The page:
Thursday saw the S&P 500 and Nasdaq indexes close slightly lower after the Fed’s post meeting statement. Energy stocks were the largest drag on the S&P due to lower prices for domestic crude.

The Fed said after its two-day meeting that strong job gains and household spending were keeping the economy on track but business investment “moderated from its rapid pace earlier in the year,” creating a possible drag on future economic growth.

Aside from the comment about business investments, the Fed statement was largely as expected and suggested to investors that the Fed’s next rate hike would be in December. However, there was a degree of hope for a change in tone after October’s market sell-off.

The three indexes were up 2 percent in the previous day’s trading session due to a relief rally given that the elections were in the rearview mirror.

The S&P bank index ended the day with a 0.4 percent gain as Treasury yields rose as bank profits benefit from rising rates.

Energy stocks were the S&P’s largest drag with a 2.2 percent drop as domestic crude oil futures confirmed a bear market, falling more than 20 percent from their Oct. 3 high a rising global supply of crude, which is increasing more quickly than many had expected.

The Wall Street Journal reported that Saudi Arabia’s top government-funded think-tank is studying the possible effects on oil markets of a breakup of OPEC in a story citing unnamed people familiar with the matter.

Approximately 7.23 billion shares changed hands on the major domestic equity exchanges, as compared to the 8.43 billion share average over the past 20 trading sessions.

Jobless Claims Fall Again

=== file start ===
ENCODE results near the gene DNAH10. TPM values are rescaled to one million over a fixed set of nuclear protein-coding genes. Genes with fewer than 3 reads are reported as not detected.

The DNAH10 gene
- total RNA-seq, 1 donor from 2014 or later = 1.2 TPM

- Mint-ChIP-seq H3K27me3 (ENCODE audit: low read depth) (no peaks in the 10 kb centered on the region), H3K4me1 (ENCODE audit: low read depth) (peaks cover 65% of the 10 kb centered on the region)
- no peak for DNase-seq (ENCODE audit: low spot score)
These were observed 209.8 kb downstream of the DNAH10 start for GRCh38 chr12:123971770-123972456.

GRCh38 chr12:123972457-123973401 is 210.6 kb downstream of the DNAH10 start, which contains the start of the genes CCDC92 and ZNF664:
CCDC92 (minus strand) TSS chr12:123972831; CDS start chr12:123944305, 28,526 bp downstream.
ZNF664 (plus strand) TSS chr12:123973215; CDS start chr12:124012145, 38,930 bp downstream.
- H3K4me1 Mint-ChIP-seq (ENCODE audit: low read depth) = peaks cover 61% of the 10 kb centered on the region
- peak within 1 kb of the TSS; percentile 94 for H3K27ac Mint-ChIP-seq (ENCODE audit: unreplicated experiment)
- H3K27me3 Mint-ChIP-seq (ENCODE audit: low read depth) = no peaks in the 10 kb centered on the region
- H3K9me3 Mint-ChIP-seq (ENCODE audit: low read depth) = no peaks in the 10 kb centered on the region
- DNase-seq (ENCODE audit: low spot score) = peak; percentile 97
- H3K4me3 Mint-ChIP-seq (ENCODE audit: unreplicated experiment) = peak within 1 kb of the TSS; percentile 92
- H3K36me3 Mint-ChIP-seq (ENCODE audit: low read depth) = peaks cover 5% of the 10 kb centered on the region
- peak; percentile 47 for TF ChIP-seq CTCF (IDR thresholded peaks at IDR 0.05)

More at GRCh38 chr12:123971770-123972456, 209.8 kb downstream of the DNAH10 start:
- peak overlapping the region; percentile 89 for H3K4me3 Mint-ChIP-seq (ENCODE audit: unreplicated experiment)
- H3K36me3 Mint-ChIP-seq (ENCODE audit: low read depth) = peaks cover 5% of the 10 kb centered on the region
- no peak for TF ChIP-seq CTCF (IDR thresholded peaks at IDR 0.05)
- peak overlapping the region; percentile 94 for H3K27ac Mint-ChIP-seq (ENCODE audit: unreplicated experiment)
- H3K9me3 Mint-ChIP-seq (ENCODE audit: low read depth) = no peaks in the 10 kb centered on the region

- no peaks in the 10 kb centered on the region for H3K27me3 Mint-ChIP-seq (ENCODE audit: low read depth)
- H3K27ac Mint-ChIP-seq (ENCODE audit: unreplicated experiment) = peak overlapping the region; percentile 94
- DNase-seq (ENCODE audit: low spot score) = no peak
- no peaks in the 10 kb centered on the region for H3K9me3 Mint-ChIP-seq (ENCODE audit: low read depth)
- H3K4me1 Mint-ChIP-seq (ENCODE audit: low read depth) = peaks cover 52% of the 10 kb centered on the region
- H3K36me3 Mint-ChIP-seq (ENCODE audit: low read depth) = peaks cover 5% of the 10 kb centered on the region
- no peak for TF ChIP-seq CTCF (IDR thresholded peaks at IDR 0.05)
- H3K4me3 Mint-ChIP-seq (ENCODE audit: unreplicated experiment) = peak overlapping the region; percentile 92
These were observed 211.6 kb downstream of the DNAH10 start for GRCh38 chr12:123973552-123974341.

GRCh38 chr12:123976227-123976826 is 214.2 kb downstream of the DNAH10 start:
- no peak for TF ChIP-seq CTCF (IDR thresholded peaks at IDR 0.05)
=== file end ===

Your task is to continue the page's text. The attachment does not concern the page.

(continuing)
New unemployment insurance claims were down a bit last week and the number of people receiving benefits remained at a 45-year low as strong labor market conditions continued.

According to a report released by the Labor Department on Thursday morning, initial claims fell by 1,000 claims to a seasonally adjusted 214,000 claims for the week ended November 3.

Data for the prior week was revised to show 215,000 claims received, which was 1,000 more than previously reported.

The Labor Department said claims for North Carolina continued to be affected by Hurricane Florence, while Hurricane Michael impacted those for Florida and Georgia. Claims data for Massachusetts was estimated.

The four-week moving average of initial claims, considered a better measure of labor market trends as it irons out week-to-week volatility, fell to 213,750 claims in the latest week, a decline of 250 from the prior week’s upwardly revised reading of 214,000 claims.

Thursday’s claims report also showed the number of people receiving benefits after an initial week of aid fell 8,000 to 1.62 million for the week ended Oct. 27, the lowest level since July 28, 1973. The four-week moving average of continuing claims fell by 7,500 to 1.63 million claims, the lowest level since Aug. 11, 1973.

Ongoing strong job growth has led to a 3.7 percent unemployment rate, the lowest since the 1960s and a level below Federal Reserve policymakers’ current median estimate of “full employment.”

Economy Strong Says Fed